Will the minister now direct the University to provide the information requested by the Auditor General, in accordance with the Memorial University Act and the Auditor General Act?

MR. SPEAKER: The hon. the Minister of Education and Training.

MR. DECKER: Mr. Speaker, I don't know how the hon. member can ever conclude that the University is not accountable. We have in place a Board of Regents which is appointed by the Government of this Province. We have delegated to that Board of Regents, responsibility for the accountability of the $112 million that we put into the University, plus the money that we put into the health centre over there, so to say that there is no accountability is absolute, total nonsense. The hon. member knows that.

When we are not satisfied with the accountability that the Board of Regents is providing, then we will remove members, or the total Board of Regents, and replace them with other people. We have delegated our authority. It is all tied in with the concept of the institutional freedom, the academic freedom, that we want to see over there.

As for the matter about the Auditor General, there are three types of auditing. There is the auditing where the auditor will attest that an institution has done something. There is the type of auditing where the auditor will prove that the institution is in compliance with the act; do they tender properly, and so on and so forth. The other kind of auditing is comprehensive auditing, value for money, where the auditor gets involved in policy. Now, this might indeed be a very desirable type of auditing; however, it is not the kind of auditing that this Province requires of our Auditor General. It is not the kind of auditing that any other province in the country requires of their Auditors General. When we decide to give that kind of authority to the Auditor General, we will change the act accordingly.

The University is arguing, and I agree with that, that the kinds of questions the Auditor General is asking are questions which belong to a comprehensive audit - a totally different audit. Now, when it is proven to me that what the Auditor General is looking for is not the kinds of answers that will be provided in a comprehensive audit, then I will intervene. As of now, I am not satisfied that she is trying to do her audit as by her terms of reference.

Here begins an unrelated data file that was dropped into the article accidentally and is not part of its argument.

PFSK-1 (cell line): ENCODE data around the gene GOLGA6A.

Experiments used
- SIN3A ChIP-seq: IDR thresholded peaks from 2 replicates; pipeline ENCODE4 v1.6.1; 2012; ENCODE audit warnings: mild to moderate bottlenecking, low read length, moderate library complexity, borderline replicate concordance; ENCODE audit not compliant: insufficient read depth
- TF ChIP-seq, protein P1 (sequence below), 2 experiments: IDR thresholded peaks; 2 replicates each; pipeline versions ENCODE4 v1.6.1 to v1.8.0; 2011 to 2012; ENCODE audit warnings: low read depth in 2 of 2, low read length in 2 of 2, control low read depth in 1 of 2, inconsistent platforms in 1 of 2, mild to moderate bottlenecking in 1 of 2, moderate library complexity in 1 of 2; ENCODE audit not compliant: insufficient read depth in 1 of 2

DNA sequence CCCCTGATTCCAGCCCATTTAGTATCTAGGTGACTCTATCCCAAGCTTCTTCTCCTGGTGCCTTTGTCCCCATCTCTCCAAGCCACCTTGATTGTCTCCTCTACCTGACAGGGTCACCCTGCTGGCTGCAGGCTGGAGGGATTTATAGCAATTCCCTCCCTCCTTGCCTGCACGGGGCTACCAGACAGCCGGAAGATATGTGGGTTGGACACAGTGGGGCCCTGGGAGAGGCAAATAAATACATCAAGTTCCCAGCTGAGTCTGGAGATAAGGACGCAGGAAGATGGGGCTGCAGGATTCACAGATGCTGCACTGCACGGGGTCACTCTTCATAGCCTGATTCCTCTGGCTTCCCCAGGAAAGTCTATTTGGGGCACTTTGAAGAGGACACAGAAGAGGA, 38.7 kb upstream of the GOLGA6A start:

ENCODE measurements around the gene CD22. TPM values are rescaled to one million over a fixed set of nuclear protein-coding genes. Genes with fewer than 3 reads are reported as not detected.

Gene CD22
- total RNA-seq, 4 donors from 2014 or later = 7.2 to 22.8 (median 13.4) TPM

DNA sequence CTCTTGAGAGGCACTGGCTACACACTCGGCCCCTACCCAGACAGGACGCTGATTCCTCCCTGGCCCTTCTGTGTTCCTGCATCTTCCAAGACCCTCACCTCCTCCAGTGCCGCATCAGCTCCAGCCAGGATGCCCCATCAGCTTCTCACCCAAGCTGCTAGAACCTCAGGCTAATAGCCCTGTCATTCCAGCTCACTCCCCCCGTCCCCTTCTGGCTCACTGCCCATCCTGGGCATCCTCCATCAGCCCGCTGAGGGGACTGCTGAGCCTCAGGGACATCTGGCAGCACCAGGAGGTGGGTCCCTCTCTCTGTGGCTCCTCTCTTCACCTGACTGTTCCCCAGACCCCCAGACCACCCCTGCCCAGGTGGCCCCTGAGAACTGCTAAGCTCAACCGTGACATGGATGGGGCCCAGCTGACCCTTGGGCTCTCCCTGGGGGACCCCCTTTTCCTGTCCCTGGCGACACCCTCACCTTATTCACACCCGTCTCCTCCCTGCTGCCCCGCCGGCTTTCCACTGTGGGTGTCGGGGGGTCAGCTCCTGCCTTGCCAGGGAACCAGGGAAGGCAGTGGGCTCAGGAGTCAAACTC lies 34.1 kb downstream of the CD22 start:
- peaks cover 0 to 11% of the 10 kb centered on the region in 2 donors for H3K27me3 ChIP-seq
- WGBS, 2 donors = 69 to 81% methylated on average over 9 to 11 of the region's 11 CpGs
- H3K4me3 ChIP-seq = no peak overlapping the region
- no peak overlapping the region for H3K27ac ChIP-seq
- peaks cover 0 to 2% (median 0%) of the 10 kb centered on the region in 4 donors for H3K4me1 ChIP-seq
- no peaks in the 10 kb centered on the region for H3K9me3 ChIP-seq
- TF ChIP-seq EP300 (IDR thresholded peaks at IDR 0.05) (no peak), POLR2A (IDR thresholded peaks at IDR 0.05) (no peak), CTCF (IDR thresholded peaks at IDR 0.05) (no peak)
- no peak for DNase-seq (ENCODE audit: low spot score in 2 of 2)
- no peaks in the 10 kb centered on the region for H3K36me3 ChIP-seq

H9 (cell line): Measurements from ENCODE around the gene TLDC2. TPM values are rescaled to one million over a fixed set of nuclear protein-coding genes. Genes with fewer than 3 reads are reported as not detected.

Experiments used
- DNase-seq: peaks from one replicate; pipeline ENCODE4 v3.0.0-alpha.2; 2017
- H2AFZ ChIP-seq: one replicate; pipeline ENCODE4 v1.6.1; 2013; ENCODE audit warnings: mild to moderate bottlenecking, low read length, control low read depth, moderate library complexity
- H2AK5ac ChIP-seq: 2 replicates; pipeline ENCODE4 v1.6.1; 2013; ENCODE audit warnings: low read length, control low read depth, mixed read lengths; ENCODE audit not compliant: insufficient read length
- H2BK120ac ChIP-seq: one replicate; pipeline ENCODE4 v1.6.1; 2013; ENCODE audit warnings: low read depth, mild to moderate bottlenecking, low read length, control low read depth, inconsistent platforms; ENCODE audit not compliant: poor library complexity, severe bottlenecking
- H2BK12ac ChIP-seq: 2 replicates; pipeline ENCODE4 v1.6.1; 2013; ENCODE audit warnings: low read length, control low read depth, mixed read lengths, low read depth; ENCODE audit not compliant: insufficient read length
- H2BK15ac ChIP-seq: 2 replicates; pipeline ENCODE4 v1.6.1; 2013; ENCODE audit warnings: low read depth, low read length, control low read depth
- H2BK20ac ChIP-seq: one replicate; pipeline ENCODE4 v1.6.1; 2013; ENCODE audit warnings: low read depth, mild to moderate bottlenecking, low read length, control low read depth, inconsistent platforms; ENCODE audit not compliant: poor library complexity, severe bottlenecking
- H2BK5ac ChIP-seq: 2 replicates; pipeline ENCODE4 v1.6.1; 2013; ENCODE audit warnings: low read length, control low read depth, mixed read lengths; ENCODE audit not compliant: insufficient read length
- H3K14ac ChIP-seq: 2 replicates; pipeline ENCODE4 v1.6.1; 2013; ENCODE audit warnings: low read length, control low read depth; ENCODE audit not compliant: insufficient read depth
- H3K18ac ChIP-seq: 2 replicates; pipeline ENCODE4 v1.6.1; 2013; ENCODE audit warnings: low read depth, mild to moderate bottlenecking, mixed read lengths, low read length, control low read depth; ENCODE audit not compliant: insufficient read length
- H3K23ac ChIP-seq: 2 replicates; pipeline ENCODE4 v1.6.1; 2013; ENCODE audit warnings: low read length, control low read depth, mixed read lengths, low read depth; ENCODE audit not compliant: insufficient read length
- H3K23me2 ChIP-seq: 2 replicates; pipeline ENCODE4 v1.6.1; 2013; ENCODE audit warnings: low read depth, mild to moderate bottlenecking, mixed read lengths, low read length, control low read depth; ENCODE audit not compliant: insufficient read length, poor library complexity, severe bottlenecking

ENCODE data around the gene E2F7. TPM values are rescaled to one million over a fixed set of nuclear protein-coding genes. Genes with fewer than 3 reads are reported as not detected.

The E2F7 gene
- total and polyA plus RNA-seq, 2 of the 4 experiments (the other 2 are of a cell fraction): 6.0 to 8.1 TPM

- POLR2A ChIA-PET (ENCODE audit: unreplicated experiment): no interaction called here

The hon. member talks about the court case. The court case - it was assumed that the University was being treated as an agency of government. When we put the Auditor General's Act in place, we did inadvertently say that the University was an agency of government. It was not the intent of this government to have the University be an agency of government; consequently, we changed the Act. The University operates arm's length from government. That is our intent.

When we want to change that, which I suspect we never will, we will deal with it. Hon. members might want to have a University that they control: they control what is taught, they control who is admitted, they control. So the University becomes a farce in the world, Mr. Speaker.

MR. SPEAKER: Order, please!

MR. DECKER: The University of the Government of Newfoundland and Labrador, and that is not what the University is going to be in this Province.

MR. SPEAKER: Order, please!

Supplementary, the hon. the Member for Mount Pearl.

MR. WINDSOR: Mr. Speaker, I thought for a moment I was in church. The minister knows full well that it is not whether or not the Opposition wants the government to be accountable, it is whether or not the people, the taxpayers who provide $138 million a year to Memorial University, want the University to be accountable. I say to the minister that the Board of Regents is not accountable to the minister or to this House of Assembly, and therefore to the people. That is the whole problem here. It is the only agency or government-funded body in this Province that is not properly accounting to the House of Assembly, and through the House of Assembly to the people who are paying the bill. I say that is absolutely and totally unacceptable. It has nothing to do with academic freedom, as the president of the University likes to try to say: Oh, you are getting involved in academic freedom. Absolute nonsense.